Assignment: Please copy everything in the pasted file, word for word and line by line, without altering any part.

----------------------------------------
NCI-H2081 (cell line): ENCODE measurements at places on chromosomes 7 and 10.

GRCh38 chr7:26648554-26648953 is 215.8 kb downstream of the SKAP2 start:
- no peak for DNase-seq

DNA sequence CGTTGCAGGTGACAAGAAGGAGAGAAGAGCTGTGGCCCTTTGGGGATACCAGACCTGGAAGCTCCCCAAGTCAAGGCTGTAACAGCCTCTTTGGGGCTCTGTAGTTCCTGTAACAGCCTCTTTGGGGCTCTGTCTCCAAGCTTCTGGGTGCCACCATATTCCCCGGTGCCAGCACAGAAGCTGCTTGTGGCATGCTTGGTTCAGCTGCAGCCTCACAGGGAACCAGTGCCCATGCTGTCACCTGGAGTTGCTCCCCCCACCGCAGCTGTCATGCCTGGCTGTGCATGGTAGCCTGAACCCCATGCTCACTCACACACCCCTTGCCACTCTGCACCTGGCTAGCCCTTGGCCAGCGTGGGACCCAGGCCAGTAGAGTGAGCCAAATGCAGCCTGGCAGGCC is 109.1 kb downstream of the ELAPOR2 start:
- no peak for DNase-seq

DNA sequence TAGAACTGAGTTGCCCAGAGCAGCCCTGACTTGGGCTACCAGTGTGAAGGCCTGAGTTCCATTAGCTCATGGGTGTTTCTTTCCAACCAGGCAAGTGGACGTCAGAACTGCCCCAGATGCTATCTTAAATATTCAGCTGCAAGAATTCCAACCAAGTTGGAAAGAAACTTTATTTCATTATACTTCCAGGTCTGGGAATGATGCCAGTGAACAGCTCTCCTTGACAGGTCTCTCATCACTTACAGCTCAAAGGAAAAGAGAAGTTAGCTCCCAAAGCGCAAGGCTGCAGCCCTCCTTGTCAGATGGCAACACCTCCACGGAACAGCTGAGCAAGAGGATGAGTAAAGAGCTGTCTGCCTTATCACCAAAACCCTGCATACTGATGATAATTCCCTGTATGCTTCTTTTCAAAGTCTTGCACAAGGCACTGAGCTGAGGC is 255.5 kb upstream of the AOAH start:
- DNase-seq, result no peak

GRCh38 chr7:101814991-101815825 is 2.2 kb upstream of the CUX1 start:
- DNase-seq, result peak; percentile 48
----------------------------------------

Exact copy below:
NCI-H2081 (cell line): ENCODE measurements at places on chromosomes 7 and 10.

GRCh38 chr7:26648554-26648953 is 215.8 kb downstream of the SKAP2 start:
- no peak for DNase-seq

DNA sequence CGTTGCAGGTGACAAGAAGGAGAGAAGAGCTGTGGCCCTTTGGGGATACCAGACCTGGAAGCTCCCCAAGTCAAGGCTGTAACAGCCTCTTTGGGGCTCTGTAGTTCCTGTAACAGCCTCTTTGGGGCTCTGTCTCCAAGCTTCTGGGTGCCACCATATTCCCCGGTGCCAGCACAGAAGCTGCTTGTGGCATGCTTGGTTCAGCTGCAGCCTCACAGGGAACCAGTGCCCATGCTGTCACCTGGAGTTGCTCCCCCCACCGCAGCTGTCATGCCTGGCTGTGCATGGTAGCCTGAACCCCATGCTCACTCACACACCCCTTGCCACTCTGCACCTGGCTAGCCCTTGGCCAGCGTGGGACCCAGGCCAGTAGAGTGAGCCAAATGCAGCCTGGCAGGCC is 109.1 kb downstream of the ELAPOR2 start:
- no peak for DNase-seq

DNA sequence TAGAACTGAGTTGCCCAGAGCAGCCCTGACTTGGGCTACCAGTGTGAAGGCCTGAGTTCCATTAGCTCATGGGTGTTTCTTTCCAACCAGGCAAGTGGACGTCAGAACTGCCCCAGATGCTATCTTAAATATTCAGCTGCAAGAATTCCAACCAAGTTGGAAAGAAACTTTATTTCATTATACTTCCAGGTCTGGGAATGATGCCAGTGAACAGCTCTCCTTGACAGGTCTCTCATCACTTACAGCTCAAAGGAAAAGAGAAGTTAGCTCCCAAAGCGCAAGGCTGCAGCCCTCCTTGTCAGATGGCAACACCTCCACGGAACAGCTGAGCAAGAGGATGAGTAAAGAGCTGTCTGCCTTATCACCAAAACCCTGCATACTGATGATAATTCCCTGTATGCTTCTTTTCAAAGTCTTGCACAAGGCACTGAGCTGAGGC is 255.5 kb upstream of the AOAH start:
- DNase-seq, result no peak

GRCh38 chr7:101814991-101815825 is 2.2 kb upstream of the CUX1 start:
- DNase-seq, result peak; percentile 48